It’s hard to ignore the news of slashed oil prices in Canada. Low oil prices have meant a break for drivers across the country, yet they have also resulted in negative economic impacts, particularly in Alberta. Now, that Province is attempting to make up for the shortfall by revisiting tax breaks.

News outlets report that the Alberta government has announced that, by 2016, the tax credit rate will drop from 21% to 12.75% for charitable donations exceeding $200. The Alberta government has rationalized that tax credits are not generally a main motivation for charitable donors. However, according to a Calgary Herald article published last week, charities in Calgary are worried that this measure will result in a drop in donations.

While charitable donors may continue to give, the tax credit dip clearly has the potential to adversely impact donations. It appears that taxes, in fact, are a factor when it comes to charitable giving.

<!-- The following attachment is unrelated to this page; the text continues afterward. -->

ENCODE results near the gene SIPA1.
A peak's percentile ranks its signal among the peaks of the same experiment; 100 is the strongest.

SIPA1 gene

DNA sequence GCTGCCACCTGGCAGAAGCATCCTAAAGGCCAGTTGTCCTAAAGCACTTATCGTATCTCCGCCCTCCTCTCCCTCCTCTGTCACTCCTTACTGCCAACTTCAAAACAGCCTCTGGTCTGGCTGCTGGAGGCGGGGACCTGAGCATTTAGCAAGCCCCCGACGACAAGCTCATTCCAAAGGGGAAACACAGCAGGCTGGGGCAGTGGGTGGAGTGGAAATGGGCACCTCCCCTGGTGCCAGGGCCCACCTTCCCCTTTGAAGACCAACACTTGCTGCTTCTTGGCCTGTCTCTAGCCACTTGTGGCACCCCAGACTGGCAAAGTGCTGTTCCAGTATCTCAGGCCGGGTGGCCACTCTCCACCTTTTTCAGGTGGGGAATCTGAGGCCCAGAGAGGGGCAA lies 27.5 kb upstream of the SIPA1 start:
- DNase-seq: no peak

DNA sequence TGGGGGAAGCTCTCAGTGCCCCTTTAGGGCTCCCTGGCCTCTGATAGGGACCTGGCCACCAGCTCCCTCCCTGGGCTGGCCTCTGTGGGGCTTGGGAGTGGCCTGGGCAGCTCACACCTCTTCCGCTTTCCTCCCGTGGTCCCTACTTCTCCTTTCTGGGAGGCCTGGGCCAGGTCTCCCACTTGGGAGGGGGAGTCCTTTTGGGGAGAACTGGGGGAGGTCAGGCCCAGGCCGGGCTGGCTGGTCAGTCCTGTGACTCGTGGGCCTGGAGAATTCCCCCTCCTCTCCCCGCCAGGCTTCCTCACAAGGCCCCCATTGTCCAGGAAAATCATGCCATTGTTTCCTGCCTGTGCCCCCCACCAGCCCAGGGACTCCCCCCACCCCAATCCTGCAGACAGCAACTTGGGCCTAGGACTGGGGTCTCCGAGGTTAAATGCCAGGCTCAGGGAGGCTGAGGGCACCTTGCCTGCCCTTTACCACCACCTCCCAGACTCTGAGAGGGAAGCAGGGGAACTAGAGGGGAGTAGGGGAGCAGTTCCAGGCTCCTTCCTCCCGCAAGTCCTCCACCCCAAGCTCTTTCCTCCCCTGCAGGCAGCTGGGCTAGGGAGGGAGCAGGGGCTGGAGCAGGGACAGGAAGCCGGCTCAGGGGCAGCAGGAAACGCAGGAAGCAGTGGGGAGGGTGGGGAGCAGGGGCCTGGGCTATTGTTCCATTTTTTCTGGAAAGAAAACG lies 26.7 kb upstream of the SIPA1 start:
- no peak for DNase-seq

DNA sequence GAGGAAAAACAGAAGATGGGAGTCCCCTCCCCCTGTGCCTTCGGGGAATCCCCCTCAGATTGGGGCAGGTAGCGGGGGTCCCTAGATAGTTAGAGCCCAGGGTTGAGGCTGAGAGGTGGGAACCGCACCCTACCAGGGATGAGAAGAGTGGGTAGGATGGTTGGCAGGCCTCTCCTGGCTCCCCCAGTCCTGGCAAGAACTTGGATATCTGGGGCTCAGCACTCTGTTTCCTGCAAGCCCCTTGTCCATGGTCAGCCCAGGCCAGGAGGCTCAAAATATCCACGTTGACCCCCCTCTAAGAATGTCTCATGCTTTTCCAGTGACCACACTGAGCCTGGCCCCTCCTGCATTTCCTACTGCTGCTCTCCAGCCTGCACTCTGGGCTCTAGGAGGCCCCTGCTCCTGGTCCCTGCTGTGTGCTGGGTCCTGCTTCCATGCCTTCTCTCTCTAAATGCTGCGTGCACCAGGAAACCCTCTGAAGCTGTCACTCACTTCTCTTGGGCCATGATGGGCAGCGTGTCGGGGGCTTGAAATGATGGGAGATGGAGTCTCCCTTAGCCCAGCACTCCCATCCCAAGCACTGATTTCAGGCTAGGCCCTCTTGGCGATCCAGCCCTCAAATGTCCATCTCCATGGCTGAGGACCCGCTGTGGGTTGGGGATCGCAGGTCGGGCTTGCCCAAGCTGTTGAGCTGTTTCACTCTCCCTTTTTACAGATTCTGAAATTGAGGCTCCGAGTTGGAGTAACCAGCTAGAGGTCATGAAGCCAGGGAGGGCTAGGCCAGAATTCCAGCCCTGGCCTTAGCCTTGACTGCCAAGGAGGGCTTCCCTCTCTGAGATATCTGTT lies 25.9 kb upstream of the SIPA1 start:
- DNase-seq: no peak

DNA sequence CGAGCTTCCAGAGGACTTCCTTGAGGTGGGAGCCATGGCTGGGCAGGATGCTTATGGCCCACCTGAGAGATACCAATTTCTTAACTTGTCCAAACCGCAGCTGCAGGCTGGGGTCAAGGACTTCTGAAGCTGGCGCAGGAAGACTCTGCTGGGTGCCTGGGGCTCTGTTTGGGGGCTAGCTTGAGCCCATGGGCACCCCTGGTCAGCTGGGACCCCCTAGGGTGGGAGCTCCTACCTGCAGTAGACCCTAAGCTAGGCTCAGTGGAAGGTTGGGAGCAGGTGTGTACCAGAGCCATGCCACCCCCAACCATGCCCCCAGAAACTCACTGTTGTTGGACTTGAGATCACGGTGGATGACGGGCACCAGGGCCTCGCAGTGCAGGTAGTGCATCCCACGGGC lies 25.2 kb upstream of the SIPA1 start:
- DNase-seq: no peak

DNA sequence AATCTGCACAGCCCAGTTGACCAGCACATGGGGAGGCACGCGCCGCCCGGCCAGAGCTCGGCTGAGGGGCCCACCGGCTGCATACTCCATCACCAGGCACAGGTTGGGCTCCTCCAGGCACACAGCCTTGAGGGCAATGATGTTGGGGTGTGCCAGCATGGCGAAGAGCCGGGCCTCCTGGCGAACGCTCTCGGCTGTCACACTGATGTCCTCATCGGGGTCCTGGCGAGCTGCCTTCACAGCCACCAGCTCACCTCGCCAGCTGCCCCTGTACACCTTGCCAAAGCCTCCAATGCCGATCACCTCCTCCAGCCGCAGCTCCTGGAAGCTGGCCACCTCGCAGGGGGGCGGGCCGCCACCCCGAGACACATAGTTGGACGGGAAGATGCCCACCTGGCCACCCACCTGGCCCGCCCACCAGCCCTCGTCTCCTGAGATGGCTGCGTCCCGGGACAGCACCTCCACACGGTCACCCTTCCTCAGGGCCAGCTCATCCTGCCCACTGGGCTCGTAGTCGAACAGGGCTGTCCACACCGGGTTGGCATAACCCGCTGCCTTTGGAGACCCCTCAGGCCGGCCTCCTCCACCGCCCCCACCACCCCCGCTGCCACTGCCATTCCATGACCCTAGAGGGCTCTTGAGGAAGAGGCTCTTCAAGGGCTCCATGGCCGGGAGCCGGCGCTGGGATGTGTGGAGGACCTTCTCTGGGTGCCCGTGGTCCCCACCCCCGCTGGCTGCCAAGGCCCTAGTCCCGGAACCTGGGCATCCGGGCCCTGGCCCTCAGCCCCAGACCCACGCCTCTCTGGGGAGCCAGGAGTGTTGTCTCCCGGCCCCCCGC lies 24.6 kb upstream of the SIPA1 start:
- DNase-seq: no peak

Taxes also come into play when discussing charitable giving in the context of an estate plan. Recently, British researchers, in a report titled A warm glow in the after life? The determinants of charitable bequests, examined the behavioural science behind why people donate. Significant points made in the article include:

  • most people would like to donate more than they currently do;
  • people are more attracted to charitable pleas featuring a narrative – such as one individual’s story;
  • people can be influenced by what their peers choose to do; and
  • giving can be contagious – when people see others giving, they may tend to do the same.

Further, of note, was the finding of the Report that when considering wills, the likelihood of an individual choosing to leave gifts to charity doubles when the concept is suggested.

Thank-you for reading.

Suzana Popovic-Montag